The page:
Wisconsin Public Television

Series: Challenges To Wisconsin's Rural Schools

Years of budget cuts, increased state funding for private schools, Act 10, an increase in teacher retirements and a decrease in young educators entering the workforce have reshaped the face of public education in Wisconsin over the past decade. But these changes are amplified in rural school districts around the state. Many of Wisconsin's rural counties are slowly losing population, which results in shrinking school enrollment numbers and local tax bases, putting pressure on districts budgets. With a growing teacher shortage nationwide, schools in sparsely populated areas struggle to attract new staff. At the same time, districts across the state are increasingly turning to referendums to fill the funding gap.
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Governor Scott Walker issued vetoes to the 2017-19 Wisconsin state budget, one of which eliminated funding for low-spending schools districts that have had revenue caps since 1993. Adams-Friendship School District administrator Jim Boebel discusses its impact.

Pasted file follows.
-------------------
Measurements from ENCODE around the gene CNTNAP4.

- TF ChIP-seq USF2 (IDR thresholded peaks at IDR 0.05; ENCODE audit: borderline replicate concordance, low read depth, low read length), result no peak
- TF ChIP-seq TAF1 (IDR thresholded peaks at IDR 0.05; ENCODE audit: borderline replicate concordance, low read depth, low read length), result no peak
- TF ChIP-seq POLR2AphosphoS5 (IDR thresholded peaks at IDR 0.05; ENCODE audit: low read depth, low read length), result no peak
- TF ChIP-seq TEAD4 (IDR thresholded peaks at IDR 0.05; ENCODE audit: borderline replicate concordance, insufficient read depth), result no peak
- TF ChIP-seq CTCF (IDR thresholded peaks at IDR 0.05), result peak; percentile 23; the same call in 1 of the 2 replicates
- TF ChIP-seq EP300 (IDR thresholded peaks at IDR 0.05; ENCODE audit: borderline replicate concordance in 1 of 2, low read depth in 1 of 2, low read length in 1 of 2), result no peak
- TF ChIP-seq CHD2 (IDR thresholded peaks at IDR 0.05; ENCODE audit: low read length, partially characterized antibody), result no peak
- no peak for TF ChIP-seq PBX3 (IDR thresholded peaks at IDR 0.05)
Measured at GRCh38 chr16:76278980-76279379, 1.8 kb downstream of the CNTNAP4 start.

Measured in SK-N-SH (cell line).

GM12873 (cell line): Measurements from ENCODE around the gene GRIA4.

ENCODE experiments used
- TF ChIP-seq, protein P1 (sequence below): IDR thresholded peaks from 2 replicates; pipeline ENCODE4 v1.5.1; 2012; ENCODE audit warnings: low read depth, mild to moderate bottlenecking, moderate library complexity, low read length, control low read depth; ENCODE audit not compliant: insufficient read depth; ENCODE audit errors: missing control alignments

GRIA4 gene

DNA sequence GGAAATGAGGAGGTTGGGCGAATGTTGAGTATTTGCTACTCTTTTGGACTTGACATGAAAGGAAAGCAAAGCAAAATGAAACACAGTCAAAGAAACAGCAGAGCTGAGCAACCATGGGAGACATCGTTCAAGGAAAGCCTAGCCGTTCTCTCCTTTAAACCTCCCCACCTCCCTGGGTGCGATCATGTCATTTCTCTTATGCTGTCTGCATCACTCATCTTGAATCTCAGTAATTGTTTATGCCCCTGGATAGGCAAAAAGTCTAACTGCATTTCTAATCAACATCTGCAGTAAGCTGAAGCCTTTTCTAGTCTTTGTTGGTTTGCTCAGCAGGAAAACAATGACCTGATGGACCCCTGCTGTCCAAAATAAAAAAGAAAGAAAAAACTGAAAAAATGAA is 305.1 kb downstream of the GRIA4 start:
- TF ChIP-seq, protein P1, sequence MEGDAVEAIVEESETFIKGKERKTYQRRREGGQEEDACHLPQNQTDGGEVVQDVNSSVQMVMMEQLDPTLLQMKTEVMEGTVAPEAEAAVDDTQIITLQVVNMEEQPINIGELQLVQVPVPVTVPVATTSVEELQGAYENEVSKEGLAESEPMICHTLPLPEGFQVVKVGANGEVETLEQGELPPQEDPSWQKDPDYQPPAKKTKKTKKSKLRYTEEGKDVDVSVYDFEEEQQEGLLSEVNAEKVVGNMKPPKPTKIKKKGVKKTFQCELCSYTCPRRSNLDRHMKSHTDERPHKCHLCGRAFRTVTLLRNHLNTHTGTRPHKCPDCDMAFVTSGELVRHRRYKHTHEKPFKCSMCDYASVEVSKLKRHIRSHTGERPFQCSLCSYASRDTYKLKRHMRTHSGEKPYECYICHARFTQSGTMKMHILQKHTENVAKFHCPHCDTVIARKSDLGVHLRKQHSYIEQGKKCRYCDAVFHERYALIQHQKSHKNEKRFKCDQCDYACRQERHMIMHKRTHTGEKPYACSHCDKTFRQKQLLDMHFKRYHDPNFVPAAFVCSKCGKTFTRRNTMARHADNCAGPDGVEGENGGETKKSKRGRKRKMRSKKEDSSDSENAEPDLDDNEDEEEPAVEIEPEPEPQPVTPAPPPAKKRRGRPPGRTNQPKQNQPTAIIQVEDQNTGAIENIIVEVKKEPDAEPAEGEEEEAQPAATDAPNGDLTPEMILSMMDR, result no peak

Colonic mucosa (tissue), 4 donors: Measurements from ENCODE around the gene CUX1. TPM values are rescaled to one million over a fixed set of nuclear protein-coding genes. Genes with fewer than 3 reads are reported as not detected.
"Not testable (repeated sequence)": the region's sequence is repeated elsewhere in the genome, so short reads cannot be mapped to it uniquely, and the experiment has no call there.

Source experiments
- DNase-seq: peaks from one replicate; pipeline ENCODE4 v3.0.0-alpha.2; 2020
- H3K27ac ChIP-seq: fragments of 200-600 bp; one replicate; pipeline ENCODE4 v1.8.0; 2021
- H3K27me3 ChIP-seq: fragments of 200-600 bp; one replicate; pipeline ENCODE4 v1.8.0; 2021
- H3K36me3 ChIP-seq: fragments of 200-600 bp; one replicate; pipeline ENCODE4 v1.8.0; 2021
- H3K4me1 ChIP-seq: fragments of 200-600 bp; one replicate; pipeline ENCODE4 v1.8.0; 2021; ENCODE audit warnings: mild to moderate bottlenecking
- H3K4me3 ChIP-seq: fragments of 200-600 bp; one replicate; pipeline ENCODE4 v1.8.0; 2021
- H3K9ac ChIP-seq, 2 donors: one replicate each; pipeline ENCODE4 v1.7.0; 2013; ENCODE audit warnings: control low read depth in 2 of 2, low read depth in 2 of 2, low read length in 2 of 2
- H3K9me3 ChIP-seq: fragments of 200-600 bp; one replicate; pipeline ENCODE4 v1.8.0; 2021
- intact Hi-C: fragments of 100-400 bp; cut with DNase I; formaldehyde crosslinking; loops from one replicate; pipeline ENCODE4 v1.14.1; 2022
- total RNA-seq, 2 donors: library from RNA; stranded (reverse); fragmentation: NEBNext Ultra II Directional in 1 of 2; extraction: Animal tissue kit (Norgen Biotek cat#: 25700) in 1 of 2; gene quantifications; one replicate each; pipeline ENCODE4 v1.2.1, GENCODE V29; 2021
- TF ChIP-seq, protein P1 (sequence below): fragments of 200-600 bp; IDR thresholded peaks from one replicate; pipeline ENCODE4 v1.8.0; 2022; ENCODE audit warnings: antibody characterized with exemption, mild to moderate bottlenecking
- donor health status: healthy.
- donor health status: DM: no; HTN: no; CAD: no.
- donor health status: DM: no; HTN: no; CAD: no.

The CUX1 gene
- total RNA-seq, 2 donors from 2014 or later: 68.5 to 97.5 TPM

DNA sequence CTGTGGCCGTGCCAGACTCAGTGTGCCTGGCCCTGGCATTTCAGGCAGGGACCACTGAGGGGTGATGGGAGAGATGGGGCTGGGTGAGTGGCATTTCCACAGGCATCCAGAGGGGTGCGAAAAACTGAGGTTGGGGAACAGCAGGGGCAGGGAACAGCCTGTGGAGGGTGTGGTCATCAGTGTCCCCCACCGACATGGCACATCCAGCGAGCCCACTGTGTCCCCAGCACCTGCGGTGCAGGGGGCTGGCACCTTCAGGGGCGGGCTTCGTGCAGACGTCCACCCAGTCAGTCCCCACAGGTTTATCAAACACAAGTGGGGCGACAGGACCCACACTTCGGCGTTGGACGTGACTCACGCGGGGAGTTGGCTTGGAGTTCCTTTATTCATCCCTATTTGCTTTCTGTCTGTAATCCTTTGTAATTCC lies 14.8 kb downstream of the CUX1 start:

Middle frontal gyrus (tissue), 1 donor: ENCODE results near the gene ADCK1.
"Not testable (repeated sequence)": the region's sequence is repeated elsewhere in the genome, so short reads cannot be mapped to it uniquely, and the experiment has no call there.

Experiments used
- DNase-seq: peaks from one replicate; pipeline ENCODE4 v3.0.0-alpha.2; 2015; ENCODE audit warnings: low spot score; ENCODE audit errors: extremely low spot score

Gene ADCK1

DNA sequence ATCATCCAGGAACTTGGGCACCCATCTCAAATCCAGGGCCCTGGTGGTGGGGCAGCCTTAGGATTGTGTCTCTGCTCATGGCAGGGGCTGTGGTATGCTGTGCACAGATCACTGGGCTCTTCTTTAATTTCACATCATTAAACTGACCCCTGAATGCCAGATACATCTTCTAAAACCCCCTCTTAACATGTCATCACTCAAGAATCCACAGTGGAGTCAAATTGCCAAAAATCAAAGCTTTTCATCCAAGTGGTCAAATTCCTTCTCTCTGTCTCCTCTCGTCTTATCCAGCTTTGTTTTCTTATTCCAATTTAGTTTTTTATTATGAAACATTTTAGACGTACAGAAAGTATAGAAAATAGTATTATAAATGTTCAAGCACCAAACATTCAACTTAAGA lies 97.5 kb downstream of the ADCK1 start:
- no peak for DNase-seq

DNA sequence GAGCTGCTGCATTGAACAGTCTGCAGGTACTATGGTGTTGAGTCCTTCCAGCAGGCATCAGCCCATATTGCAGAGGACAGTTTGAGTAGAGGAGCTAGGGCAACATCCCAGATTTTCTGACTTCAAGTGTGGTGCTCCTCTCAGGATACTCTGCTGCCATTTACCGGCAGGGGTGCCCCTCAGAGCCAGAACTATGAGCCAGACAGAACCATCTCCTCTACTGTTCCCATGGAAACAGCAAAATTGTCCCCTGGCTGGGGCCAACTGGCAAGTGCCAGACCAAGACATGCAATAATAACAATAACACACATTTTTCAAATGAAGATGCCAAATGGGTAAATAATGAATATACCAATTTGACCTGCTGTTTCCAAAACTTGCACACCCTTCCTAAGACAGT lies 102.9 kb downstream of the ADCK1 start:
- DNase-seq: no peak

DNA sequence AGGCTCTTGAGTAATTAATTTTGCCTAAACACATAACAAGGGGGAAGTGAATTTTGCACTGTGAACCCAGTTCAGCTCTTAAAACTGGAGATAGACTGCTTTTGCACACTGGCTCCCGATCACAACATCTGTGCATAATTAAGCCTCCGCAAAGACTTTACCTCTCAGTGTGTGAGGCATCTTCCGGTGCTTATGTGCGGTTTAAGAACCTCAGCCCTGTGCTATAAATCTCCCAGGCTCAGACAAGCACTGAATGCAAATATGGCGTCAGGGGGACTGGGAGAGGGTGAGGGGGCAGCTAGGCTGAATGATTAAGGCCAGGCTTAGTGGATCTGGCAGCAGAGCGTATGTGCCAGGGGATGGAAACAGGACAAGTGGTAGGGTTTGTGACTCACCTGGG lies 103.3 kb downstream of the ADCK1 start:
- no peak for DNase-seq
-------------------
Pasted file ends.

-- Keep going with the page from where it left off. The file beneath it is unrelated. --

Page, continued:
Schools in rural areas of Wisconsin with decreasing populations also face a decline in student enrollment, a trend causing budget anxieties for district administrators.
The amount of money a school district in Wisconsin receives from the state in a given year depends on a series of funding equations that factor in enrollment, student poverty, local property values, transportation needs and other criteria.
A budget proposal would provide more money to rural school districts depending on the population density of their students. But districts like Adams-Friendship, in rural areas but with more than 1,000 students, might not see as much funds as others.
School districts in western Wisconsin, along with their counterparts across the state, are increasingly finding it hard to recruit and retain teachers.
With the state cutting aid to public schools and capping how much money they can raise through tax increases without voters' approval, school districts around Wisconsin have been seeking more funding through local referendums, especially those in rural areas.
Wisconsin's rural school districts are increasingly relying on asking voters directly for money in response to the decreasing amount they're receiving in state funding over the past half decade.
School districts across Wisconsin started the 2016-17 school year with unfilled vacancies for teaching jobs.